Of course, as Sergeant Spud here clearly demonstrates, if a protester were actually to throw this potato, the act of gripping it might cause his severed fingers to fall to the ground around his sandals. This “weapon” is about a fraudulent as the Gulf of Tonkin incident itself, which was used to begin the US-Vietnam war that put the protesters on the streets in the first place.
It’s an old fight, I know, but Great Moments In Complete Bullshit don’t fade with time. That’s what makes them Great.
Bob Bogle, Ventures co-founder, bassist, and guitarist, (pictured, far right) has passed away at 75. The heart / arm mechanics of a great, driving bass player are a thing to behold, and Bob had one of the best. Forged in the heavy twang crucible that was the Ventures, founders Bob and Don Wilson found the vein of solid rock underneath the repertoire of the day (Walk Don’t Run) preferring a pushy, lyrical, powerful approach to guitar that would launch a billion bands in a million basements. Originally the lead guitarist, Bob stepped aside and into the bass player role when they found the awesome Nokie Edwards, giving their instrumental combo full throat and giving the world the prototype of the surf-rock sound. Bogle performed with rhythm guitarist Don Wilson as if they were brothers, inseperable in their energentic readings of world-renowned tunes that sold somehwre between 200 to 500 million records worldwide. He is already missed. So long, Bob. Tell Dee Dee we said hello.
Monitoring the Twitter tags #iranelection and #iranproxy shows some pretty historic interplay between the unrest on the ground in Iran and the modern social media fabric. Iran can’t shut off the internet in the country, as too much of its economy is dependent upon it. So the clerics who rule Iran and to whom the President answers, have blocked sites such as Twitter in order to attempt to prevent messaging from getting out while the police and army attempt to brutally put down the insurrection.
The blocking is not working.
1) Proxies: The blockages are implemented as a list of IP addresses that the government makes unreachable from inside Iran. But techs around the world are offering up proxy servers as relays for Iranians to use, and new ones are showing up on Twitter at the rate of one every three to five minutes. A proxy is a relay that the clerics don’t know about that Iranians can use to get to sites that have been blocked by the ayatollahs. The clerics’ tech crew may run around blocking these relays by adding them to the country-wide ban, but they probably can’t keep up with this many addresses at this rate of introduction. Twittering has therefore NOT been cancelled in Iran, despite what the clerics have attempted.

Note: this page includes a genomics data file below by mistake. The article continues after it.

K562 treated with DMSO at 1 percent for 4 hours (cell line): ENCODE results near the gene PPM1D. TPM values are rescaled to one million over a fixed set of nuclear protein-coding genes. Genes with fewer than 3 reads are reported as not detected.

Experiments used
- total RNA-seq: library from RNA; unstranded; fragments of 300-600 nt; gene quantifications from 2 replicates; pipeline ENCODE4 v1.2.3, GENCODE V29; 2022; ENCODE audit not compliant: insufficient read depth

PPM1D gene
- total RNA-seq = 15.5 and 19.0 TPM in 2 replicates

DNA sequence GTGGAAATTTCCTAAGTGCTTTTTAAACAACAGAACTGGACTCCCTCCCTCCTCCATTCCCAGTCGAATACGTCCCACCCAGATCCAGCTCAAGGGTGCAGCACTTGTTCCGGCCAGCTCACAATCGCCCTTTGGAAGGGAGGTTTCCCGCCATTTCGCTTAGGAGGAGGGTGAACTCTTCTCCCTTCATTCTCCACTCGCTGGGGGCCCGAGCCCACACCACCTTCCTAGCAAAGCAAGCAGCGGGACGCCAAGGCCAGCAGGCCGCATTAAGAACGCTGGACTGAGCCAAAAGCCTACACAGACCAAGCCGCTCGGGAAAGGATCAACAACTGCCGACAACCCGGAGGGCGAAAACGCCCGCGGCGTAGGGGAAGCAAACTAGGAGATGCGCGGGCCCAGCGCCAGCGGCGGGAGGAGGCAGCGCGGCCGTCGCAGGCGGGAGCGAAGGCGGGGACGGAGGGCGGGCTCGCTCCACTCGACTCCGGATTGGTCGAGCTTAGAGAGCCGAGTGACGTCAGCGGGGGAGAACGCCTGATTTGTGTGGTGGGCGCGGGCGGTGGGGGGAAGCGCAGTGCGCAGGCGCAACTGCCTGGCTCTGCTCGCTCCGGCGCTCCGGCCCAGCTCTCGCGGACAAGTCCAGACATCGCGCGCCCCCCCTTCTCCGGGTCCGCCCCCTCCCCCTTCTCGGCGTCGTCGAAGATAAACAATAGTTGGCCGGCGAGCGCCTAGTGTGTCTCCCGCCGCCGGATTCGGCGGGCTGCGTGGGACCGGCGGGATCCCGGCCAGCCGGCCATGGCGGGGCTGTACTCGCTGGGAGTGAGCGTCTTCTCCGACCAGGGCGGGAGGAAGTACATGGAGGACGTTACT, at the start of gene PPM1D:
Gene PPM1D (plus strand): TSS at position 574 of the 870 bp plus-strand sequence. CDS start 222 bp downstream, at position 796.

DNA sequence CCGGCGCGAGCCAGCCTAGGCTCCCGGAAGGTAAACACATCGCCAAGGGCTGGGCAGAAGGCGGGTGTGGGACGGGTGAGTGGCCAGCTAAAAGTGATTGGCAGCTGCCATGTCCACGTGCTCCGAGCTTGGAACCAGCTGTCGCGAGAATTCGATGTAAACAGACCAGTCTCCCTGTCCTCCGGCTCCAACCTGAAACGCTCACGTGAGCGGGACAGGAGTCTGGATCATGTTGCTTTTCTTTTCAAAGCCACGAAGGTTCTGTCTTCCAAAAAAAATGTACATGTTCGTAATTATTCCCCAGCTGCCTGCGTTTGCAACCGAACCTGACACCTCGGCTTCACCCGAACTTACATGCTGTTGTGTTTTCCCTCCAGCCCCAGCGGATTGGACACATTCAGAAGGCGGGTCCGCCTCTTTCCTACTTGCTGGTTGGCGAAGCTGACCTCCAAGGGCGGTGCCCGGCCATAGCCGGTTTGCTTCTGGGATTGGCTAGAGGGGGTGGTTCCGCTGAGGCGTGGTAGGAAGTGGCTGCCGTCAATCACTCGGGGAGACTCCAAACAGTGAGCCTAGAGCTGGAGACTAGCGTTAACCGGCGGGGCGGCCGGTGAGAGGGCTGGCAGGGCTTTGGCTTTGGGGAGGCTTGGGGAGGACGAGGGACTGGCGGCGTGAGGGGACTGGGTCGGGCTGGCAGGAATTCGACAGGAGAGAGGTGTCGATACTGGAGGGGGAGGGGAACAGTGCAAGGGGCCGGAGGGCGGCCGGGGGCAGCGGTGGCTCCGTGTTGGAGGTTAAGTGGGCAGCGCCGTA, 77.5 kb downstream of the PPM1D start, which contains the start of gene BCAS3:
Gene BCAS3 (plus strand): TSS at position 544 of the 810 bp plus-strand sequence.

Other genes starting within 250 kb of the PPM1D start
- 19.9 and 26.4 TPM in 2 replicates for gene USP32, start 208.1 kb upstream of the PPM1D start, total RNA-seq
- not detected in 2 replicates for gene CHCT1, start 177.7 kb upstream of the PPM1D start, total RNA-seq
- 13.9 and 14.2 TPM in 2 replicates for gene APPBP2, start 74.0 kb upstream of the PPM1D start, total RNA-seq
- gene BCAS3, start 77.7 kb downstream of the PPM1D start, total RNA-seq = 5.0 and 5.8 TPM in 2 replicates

2) DDoS Attacks:
RT @brookenchain ATTACK LINK TO IRIB: http://tinyurl.com/nyutjc open and keep it refreshing till looks unreachable pleasTHANX! #iranelection
Not only has outound contact been maintained, but the election “winner” Mahmoud Amahdinajad’s own websites have been blown off the web by twitterers. Tweets such as the above are distributed denial-of-service attacks upon Irib, an official website of Amahdinajad. The link leads to a auto-refresher that’s ponited at the targeted website, and refreshes itself once a second. Send this link out to a zillion twitterers, and bye-bye target under a flood of bogus traffic. There is no defense against this since the attack comes from all over the net. And tweets against this and other official Amahdinajad sites have been coming many per minute.
At this time, unrest is reported (mainly on Twitter — no, don’t wake up from your nap, CNN) all across Iranian cities and the situation is touch and go.